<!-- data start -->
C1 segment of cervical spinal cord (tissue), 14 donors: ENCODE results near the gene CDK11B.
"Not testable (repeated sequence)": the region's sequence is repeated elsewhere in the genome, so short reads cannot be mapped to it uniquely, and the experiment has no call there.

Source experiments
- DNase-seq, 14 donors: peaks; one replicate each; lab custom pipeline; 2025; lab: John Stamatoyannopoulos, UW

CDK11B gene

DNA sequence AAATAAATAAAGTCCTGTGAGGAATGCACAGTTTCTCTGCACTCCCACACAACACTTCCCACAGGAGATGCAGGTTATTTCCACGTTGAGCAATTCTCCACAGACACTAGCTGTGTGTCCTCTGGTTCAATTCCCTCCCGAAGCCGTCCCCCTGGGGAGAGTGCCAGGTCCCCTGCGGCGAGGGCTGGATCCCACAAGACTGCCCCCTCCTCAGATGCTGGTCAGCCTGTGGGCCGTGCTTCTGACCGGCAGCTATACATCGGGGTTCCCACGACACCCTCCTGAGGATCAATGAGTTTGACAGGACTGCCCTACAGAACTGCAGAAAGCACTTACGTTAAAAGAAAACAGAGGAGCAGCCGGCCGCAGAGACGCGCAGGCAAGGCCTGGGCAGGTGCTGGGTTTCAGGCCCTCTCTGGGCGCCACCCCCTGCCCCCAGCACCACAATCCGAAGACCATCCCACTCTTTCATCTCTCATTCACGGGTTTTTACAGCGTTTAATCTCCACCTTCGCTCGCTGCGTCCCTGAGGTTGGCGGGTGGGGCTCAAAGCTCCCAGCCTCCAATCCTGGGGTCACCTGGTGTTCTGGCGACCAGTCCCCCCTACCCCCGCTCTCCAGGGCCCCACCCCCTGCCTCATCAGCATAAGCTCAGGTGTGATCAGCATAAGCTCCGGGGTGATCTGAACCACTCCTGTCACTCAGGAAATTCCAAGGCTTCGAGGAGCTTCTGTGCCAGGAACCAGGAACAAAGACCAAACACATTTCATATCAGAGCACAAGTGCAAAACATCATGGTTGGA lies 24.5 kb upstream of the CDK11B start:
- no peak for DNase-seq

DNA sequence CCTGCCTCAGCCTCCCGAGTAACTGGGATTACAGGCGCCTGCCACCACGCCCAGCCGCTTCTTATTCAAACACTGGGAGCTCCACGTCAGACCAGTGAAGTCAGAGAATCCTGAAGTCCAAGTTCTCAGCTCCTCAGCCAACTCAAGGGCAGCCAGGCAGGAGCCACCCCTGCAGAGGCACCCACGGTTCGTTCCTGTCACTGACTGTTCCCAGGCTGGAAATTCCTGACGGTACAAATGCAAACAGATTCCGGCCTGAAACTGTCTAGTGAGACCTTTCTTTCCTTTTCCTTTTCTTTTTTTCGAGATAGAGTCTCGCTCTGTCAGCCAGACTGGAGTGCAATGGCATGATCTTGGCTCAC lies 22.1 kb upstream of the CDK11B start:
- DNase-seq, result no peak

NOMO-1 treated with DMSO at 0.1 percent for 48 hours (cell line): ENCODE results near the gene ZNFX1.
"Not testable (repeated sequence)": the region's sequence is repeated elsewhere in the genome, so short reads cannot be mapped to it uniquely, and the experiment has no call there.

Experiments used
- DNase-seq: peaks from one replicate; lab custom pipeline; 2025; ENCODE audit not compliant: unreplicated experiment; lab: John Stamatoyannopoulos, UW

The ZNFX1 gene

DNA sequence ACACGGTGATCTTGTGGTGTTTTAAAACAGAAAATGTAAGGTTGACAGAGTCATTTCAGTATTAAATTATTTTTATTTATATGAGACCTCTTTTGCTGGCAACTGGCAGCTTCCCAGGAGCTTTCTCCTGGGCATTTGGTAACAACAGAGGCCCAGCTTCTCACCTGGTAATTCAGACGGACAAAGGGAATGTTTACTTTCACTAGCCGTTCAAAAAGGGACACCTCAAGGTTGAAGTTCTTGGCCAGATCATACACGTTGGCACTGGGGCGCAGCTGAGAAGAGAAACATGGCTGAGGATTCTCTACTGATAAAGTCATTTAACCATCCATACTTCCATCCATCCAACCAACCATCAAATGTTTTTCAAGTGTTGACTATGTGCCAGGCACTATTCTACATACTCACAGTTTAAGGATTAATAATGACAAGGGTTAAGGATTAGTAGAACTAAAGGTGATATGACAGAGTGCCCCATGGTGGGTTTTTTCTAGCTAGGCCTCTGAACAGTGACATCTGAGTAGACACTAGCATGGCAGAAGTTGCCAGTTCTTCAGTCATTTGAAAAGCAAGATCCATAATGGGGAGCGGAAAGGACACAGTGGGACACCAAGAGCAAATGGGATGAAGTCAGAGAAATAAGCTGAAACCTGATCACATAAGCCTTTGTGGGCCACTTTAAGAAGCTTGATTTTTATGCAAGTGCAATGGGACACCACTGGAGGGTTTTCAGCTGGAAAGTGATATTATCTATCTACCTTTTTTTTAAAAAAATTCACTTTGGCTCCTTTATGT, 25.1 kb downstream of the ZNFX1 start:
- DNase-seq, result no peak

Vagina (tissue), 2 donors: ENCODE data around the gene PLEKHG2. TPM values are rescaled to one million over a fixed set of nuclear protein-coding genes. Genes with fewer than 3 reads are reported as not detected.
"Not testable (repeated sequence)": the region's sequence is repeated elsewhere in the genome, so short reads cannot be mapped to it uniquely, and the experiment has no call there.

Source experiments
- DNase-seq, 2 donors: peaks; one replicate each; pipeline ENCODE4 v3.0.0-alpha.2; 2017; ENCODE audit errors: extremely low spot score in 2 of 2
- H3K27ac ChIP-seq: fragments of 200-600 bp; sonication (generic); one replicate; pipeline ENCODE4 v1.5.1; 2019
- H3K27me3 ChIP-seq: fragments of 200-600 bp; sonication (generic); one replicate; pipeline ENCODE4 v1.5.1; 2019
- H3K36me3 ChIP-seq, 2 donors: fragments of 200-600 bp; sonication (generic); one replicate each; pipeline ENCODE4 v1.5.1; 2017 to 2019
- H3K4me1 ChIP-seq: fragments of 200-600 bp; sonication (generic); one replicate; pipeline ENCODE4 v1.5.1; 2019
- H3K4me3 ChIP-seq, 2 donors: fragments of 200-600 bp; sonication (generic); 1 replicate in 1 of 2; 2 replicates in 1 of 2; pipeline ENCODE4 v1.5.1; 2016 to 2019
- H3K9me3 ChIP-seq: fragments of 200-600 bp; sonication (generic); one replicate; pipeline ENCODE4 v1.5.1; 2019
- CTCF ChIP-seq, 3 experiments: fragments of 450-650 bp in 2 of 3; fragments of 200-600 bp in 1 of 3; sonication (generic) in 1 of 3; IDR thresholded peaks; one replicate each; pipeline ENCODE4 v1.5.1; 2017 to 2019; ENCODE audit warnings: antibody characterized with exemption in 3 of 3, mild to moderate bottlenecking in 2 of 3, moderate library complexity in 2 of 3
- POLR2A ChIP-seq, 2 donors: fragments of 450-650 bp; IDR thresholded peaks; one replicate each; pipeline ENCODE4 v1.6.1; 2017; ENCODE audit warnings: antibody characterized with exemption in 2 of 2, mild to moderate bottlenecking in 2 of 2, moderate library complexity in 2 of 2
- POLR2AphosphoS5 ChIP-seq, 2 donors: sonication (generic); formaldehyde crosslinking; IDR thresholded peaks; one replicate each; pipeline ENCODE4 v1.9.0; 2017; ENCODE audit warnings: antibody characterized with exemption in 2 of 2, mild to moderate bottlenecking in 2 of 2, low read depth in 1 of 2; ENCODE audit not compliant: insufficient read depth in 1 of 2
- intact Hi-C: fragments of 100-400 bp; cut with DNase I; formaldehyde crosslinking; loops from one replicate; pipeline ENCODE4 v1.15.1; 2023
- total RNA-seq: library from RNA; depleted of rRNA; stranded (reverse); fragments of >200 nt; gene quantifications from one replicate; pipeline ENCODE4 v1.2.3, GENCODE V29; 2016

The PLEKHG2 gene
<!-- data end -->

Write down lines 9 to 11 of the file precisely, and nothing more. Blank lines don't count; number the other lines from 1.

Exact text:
- DNase-seq, result no peak

NOMO-1 treated with DMSO at 0.1 percent for 48 hours (cell line): ENCODE results near the gene ZNFX1.
"Not testable (repeated sequence)": the region's sequence is repeated elsewhere in the genome, so short reads cannot be mapped to it uniquely, and the experiment has no call there.